Putting things in order

Friday night

“I always liked to arrange things. I guess it’s my only real vocation. By putting things in order, I create and understand at the same time.”

The Passion According to G.H., Clarice Lispector

In a similar fashion, I am calmed and comforted by arranging. I feel a strong correlation between the appearance of my home and my mental state. But I like this extra component that G.H., in Lispector’s fashioning, adds: that order brings both the ability to create and understand. I have always felt this innately but never made the direct connection. I enjoy creating, but unlike stereotypical “creative types” (e.g., my sister, an artist who thrives amid piles and piles of objects), I have always needed the prerequisite of order. Otherwise, for me, there is no creation. There is no understanding.

There were a few famous novelists stalking around town last week. On the way home from the library the other day, I feel fairly certain that I saw our old landlord haranguing one of these novelists on a street corner. Old Landlord was talking and gesturing and Famous Novelist was listening silently, tight-lipped, while Old Landlord’s patient dog was sitting by a hydrant. I wanted so badly to pull over and eavesdrop. I don’t even know if I saw what I thought I saw, but I wanted to see it, and so now I have.

To end on a grave note: This is the only thing we should be talking about right now. Black lives matter. Say it every day.

And then, fellow whites, let us think about this for a moment, in humility.

I will state flatly that the bulk of this country’s white population impresses me, and has so impressed me for a very long time, as being beyond any conceivable hope of moral rehabilitation. They have been white, if I may so put it, too long; they have been married to the lie of white supremacy too long; the effect in the personalities, their lives, their grasp of reality, has been as devastating as the lava which so memorably immobilized the citizens of Pompeii. They are unable to conceive that their version of reality, which they want me to accept, is an insult to my history and a parody of theirs and an intolerable violation of myself.

— James Baldwin, “The Price May Be Too High” (1969)

Short flight, free descent

Little Calf Mountain
Mussed hair, dogs, ripped jeans on Little Calf Mountain.

Upon reading the lyrics of Joanna Newsom’s new album, Divers, one is filled with an acute sense of despair and wonder. How is it fair that one woman should possess all of these gifts?

I want so badly to write this thing, this thing I have been mulling over for about a year, but I realized that I cannot write a good narrative. I don’t know how to write dialogue; I can only tell. I am afraid of mimicking the way people speak. In the same moment, I realize I am also afraid of cats, in a fundamental way. I am afraid of cats, like I am afraid of writing dialogue, because I do not understand how they work.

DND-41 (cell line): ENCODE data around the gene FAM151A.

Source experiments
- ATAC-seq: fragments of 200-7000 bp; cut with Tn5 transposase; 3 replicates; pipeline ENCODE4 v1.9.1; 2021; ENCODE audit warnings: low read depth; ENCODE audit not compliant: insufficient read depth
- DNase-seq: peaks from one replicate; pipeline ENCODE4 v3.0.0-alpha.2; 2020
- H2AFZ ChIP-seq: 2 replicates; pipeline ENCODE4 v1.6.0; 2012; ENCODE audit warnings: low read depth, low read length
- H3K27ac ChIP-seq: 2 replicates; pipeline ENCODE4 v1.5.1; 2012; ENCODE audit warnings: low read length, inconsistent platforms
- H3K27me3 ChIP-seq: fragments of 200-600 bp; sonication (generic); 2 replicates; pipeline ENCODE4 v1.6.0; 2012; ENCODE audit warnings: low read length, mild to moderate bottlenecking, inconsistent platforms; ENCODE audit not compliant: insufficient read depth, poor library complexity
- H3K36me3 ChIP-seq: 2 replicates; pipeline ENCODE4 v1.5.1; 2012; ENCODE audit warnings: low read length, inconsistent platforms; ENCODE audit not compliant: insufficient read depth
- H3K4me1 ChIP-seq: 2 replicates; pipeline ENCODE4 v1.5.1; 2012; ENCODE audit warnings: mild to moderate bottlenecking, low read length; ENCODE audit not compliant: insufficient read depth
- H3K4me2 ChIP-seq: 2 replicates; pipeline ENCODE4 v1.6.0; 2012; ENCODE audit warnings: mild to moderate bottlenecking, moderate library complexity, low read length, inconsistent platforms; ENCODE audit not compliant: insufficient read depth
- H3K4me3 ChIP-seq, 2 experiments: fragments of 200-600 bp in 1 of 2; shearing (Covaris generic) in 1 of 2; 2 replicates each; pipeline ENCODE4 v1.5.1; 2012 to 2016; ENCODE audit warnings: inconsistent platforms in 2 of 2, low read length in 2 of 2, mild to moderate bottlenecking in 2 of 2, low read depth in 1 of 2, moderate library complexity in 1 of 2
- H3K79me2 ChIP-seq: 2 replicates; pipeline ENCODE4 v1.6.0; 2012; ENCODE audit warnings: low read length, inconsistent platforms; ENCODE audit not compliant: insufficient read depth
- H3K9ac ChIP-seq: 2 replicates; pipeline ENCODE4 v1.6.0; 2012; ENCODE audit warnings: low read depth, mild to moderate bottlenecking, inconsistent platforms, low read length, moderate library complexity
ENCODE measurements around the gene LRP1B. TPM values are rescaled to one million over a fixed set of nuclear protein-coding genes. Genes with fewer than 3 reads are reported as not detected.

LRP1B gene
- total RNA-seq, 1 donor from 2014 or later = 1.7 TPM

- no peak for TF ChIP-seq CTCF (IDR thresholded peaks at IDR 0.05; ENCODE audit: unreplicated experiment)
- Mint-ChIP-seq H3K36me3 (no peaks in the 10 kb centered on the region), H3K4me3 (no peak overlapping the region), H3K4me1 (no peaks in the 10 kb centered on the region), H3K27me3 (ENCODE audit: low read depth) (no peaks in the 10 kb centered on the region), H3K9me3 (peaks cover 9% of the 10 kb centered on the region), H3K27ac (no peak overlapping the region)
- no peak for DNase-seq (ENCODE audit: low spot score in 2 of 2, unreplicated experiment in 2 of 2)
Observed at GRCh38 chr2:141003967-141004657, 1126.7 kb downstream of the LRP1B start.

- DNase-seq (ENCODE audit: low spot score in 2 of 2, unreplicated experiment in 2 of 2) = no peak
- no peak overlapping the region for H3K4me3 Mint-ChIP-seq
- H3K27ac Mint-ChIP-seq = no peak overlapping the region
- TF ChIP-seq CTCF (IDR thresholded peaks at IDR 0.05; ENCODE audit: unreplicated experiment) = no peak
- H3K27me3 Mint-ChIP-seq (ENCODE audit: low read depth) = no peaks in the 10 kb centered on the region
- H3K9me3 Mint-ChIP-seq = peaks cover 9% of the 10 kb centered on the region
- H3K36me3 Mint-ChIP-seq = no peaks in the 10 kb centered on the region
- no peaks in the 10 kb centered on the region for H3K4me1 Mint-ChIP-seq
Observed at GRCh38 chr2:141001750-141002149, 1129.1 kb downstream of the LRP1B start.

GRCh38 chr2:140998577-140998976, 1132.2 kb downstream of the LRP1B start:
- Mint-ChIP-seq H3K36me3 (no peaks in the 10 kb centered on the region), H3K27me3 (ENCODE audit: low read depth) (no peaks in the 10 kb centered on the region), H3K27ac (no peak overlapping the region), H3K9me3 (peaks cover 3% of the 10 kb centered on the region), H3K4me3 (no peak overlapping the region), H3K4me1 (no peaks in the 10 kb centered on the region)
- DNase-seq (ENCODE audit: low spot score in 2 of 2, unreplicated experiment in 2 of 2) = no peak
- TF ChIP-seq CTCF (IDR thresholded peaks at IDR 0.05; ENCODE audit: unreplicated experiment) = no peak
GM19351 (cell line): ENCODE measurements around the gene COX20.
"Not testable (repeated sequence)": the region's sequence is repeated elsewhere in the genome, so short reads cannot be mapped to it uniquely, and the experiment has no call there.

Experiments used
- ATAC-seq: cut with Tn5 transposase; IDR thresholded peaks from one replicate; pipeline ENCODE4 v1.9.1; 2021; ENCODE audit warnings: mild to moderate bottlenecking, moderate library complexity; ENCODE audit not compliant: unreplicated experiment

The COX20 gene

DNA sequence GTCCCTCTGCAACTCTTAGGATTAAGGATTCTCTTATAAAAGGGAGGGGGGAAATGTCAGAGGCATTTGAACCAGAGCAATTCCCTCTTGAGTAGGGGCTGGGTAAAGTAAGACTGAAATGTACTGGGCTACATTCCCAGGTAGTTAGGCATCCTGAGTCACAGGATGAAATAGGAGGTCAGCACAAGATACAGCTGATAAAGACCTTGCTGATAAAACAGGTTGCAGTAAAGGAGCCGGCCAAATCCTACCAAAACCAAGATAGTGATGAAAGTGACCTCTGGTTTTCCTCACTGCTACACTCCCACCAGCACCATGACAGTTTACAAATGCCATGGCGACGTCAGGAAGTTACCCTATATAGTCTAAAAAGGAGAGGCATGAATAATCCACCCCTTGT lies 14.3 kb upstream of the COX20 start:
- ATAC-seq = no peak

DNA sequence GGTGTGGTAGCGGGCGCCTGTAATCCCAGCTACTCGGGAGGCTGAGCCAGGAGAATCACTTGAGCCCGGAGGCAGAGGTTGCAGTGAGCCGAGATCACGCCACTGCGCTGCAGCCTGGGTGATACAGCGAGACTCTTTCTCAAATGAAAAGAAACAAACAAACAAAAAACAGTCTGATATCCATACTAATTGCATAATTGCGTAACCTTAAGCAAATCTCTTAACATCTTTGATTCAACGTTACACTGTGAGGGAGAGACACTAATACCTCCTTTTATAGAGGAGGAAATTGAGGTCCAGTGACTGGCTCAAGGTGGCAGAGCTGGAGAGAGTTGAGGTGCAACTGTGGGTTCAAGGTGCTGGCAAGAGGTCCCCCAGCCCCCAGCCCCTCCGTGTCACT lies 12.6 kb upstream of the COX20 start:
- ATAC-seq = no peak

(I should not be blogging. I have had wine.)

I love how much my husband loves women artists. It is a rare thing in a man, I think.

I don’t think I could ever have a cat, even though I admire them from afar. For one, I abhor keeping any pet that shits in your house. For another, I mistrust an animal that has no sense of mercy.

At a recent dinner, in front of a table full of super-intelligent, beautiful, agnostic women, I admitted that I went to church on a regular basis. I felt shy and exposed, and felt like I should have stopped myself, but I was received kindly and graciously, without apparent judgment. Some of them seemed curious about this admission. We talked freely about religion and what we liked about it, what we felt it could add to our lives.

“Fiction is art and art is the triumph over chaos (no less) and we can accomplish this only by the most vigilant exercise of choice, but in a world that changes more swiftly than we can perceive there is always the danger that our powers of selection will be mistaken and that the vision we serve will come to nothing. We admire decency and we despise death but even the mountains seem to shift in the space of a night and perhaps the exhibitionist at the corner of Chestnut and Elm streets is more significant than the lovely woman with a bar of sunlight in her hair, putting a fresh piece of cuttlebone in the nightingale’s cage. Just let me give you one example of chaos and if you disbelieve me look honestly into your own past and see if you can’t find a comparable experience…”

— “The Death of Justina,” John Cheever

All such nice people

Source: Oh, Joy!

It was like certain dinners I remember from the war. There was much wine, an ignored tension, and a feeling of things coming that you could not prevent happening. Under the wine I lost that disgusted feeling and was happy. It seemed they were all such nice people.

— Ernest Hemingway, The Sun Also Rises

I like this quote. Even though it’s so cynical. I just like that feeling.

Happy weekend! Really excited about the Virginia Film Festival and Jonathan coming down for it!